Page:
Thursdays, 5:00 PM in Room 11 of the English Faculty Building. All are very welcome!
Thursday, 29 January (week 2):
Rogue Heroes in History: Tricksters in William Godwin's
Early-Nineteenth Century Children's Books
Dr. Malini Roy, Keble College Oxford
Recent graduate of Keble College Malini Roy discusses her doctoral work on Romantic-era political theorist William Godwin. Roy considers how underdog figures in Godwin's books for children challenge and undo structures of oppressive authority, reflecting his anti-establishment politics in the post-French Revolutionary context.
Thursday, 12 February (week 4):
Exploratory Play and the Bid for Freedom in Arthur Ransome's
Swallows and Amazons
Hazel Sheeky, Newcastle University and the National Maritime Museum
Responding to concept of play as a rehearsal for later life, AHRC Collaborative PhD student Hazel Sheeky considers how far play in Ransome's series challenges the notion of inevitable progression from child to adult.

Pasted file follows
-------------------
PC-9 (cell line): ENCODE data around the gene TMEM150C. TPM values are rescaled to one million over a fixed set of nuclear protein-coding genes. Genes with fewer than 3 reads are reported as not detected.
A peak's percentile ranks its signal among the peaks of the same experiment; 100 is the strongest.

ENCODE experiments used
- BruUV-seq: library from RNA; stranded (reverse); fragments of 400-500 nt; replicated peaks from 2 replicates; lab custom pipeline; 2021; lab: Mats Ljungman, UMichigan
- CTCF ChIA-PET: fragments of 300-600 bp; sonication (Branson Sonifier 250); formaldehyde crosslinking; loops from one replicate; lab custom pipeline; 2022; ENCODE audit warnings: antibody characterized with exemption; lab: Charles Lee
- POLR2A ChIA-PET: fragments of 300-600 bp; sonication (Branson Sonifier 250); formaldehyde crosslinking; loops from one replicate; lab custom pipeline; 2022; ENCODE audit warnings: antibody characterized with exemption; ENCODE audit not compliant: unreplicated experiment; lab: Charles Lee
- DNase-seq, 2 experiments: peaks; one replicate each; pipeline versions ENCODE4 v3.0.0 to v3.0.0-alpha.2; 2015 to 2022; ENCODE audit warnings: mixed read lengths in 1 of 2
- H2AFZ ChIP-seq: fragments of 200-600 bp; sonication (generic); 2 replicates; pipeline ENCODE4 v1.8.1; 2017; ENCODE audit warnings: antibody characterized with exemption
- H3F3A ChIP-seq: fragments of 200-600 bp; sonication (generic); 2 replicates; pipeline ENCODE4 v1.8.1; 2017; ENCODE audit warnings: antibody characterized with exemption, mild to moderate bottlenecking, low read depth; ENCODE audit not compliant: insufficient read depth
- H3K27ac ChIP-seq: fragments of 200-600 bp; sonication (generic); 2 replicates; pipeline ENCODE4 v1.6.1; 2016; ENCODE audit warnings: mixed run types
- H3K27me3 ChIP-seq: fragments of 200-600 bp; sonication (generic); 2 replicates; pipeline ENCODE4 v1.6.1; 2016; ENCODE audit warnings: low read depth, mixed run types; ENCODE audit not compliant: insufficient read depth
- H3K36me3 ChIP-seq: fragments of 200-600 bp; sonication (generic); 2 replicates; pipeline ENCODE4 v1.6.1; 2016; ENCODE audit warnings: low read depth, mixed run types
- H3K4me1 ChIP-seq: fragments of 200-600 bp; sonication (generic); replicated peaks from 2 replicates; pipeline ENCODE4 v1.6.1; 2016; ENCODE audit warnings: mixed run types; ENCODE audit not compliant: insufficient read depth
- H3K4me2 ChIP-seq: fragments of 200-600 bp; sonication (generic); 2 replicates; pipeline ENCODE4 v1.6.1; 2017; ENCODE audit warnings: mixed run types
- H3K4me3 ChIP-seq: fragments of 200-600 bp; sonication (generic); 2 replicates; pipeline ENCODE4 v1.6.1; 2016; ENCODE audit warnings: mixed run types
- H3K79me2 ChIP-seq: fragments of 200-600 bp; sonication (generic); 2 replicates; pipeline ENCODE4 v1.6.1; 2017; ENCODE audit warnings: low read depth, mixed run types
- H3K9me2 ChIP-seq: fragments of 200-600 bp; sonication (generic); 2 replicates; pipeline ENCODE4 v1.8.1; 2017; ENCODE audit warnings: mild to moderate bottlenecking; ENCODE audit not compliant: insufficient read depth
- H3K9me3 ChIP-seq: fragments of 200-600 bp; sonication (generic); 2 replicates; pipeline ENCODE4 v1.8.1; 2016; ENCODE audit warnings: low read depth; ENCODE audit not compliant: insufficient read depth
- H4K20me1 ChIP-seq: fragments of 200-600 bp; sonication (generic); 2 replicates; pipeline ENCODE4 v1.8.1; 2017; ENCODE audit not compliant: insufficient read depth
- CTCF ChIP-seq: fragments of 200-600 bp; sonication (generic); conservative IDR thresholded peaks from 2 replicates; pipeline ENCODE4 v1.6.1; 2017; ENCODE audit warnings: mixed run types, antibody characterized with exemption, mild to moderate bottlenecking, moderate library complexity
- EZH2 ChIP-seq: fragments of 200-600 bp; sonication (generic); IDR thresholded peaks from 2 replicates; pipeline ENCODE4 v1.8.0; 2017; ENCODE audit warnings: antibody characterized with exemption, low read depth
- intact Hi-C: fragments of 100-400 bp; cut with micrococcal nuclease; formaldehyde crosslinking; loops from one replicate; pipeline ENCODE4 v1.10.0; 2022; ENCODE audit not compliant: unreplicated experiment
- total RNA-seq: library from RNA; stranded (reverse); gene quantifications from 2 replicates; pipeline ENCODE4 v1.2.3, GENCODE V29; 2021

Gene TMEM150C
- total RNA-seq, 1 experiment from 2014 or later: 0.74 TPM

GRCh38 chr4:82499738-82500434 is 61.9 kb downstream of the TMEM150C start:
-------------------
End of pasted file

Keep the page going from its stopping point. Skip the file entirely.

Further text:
Thursday, 26 February (week 6):
Big Book News or Big Bad Wolves?: 21st Century Children’s Publishing
Dr. Claire Squires, Senior Lecturer in Publishing,
Oxford International Centre for Publishing Studies, Oxford Brookes University
Dr. Squires explores some of the key issues around children’s publishing today, including how publishers harness the powers of social networking, multimedia synergies and character licensing; concerns about literacy and reading enjoyment (particularly among boys); distaste about celebrity ‘authorship’; and anxieties that the sector has been hijacked by big corporate publishers.
Thursday, 12 March (week 8):
Dreaming the World: Mirror worlds in Neil Gaiman's
Coraline and Mirrormask
Iain Emsley, Independent Researcher
Independent researcher Iain Emsley considers how Neil Gaiman reworks and develops Carrollesque looking-glass worlds in the mirrors of Coraline and Mirrormask, focusing on the girl protagonists’ roles in constructing such universes through curiosity and imagination.